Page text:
Royal Borough of Greenwich, London, UK
St Modwen and Notting Hill Genesis
Start of Construction
Panter Hudspith Architects, Glenn Howells Architects, HTA Landscape Architect, Purcell Heritage Architects, Lichfields Planning, Lichfields Heritage, RPS, WSP Group, SWECO, GIA, Temple, RWDI, Savills, Knight Frank, CF Commercial
Woolwich Exchange is a proposed redevelopment of the former Covered Market and the surrounding area in Woolwich, Royal Borough of Greenwich, London, UK, into a mixed-use neighbourhood.
The project will be developed by UK-based asset investment company St Modwen Properties and London-based housing association Notting Hill Genesis with an investment of £400m ($568m).
The Woolwich Exchange project will involve the construction of mixed-use buildings, including residential, commercial, offices, restaurants, bars, a cinema complex, a public square, and a public realm with landscaping.
The development will combine existing public spaces in Woolwich Town Centre and create a new quarter. It will transform the area while preserving its history and cultural assets. The former Woolwich Covered Market building will be central to the redevelopment and act as a hub for new activity. In October 2018, the market was awarded Grade II-listed status, which legally protects the structure from demolition.
Construction of the project is anticipated to begin in 2023 and is expected to generate up to 600 jobs, in addition to approximately 200 permanent jobs when operational.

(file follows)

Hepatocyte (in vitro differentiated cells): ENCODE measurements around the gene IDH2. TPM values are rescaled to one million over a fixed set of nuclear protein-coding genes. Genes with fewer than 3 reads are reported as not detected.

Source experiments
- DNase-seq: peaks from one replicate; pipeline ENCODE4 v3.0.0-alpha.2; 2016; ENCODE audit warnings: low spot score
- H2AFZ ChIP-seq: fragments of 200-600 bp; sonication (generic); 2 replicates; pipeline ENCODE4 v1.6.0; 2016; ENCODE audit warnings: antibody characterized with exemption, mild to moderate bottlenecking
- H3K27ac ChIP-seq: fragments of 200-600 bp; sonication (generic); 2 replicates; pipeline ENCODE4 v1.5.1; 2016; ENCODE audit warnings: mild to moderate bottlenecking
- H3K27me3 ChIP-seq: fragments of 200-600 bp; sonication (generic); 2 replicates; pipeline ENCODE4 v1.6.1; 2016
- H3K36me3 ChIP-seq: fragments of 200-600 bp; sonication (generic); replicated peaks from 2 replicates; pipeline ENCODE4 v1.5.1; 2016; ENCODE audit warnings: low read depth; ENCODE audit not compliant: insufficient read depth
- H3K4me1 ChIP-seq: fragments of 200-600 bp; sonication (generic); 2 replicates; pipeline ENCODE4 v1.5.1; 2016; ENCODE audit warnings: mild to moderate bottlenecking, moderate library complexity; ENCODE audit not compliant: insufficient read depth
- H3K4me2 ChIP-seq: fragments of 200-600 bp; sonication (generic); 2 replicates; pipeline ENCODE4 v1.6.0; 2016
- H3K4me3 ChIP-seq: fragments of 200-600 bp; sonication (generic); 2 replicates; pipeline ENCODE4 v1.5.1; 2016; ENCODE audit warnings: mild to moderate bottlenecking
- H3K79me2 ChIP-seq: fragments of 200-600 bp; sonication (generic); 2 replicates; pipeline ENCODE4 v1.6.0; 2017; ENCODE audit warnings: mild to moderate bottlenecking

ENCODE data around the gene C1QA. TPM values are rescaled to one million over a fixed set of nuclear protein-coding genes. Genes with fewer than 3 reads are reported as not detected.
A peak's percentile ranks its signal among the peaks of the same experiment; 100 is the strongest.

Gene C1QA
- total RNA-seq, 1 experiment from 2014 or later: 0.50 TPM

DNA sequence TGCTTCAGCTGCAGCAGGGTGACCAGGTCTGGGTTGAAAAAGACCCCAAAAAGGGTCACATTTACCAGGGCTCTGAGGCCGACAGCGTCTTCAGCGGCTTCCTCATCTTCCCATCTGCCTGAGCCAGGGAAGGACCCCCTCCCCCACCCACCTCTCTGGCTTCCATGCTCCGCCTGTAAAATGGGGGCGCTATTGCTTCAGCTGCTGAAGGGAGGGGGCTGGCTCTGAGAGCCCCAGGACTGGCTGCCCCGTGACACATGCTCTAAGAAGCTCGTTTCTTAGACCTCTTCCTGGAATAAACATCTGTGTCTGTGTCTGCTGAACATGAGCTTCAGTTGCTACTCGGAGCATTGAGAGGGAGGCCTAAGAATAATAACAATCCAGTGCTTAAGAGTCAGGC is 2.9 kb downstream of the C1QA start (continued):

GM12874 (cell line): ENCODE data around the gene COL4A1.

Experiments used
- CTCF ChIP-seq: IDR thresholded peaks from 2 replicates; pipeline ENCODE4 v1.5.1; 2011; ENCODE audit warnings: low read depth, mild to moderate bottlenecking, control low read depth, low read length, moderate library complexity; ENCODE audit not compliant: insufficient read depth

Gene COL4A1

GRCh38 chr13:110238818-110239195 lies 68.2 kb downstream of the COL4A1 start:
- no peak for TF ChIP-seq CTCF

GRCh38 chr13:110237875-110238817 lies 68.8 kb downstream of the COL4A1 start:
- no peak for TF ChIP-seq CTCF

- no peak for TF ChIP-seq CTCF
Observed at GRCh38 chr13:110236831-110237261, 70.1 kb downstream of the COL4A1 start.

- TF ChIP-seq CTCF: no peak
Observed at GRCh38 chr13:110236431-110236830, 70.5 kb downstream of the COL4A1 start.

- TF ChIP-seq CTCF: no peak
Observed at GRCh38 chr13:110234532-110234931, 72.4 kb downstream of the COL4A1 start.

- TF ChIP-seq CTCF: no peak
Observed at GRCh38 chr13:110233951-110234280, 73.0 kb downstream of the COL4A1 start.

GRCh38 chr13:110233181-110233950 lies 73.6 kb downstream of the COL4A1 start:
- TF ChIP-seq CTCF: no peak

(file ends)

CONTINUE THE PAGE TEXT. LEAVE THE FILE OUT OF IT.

Woolwich Exchange location
The Woolwich Exchange project will be built on a 2.3ha land located at the Woolwich town centre in south-east London. It is surrounded by Plumstead Road to the north, Burrage Road to the east, Spray Street to the south, and Woolwich New Road to the west.
Owned by the Royal Borough of Greenwich Council, the site is located near the Royal Arsenal Riverside development and River Thames. It is within one-minute walking distance from Woolwich Arsenal station and two-minute walking distance from the future Woolwich Crossrail station.
Woolwich Exchange development history
The site for Woolwich Exchange was first identified for development by the Royal Borough of Greenwich in 2012. Spray Street Quarter, a joint venture of St Modwen and Notting Hill Genesis, was selected by the council to develop the site in 2014.
Spray Street Quarter conducted initial consultation on the project in 2016. A planning application was submitted to the council in 2018.
Woolwich Exchange was adopted as the new name of the project in 2019. Community engagement also began in the same year, while the council approved the project in May 2021.
Woolwich Exchange details
The redevelopment scheme will deliver 801 homes in different categories, including one, two, three, and four-bedroom apartments, and townhouses. The residential units will include 158 affordable homes, of which 56 will be family sized dwellings. The units will also include private outdoor spaces. Community facilities such as a nursery and children play areas will also be built within the site.
New offices and flexible workspaces will be built that will accommodate businesses and generate jobs. A variety of retailers will also be welcomed to set up stores.
A new PictureHouse cinema will be established, while public gallery spaces will be created below the market roof.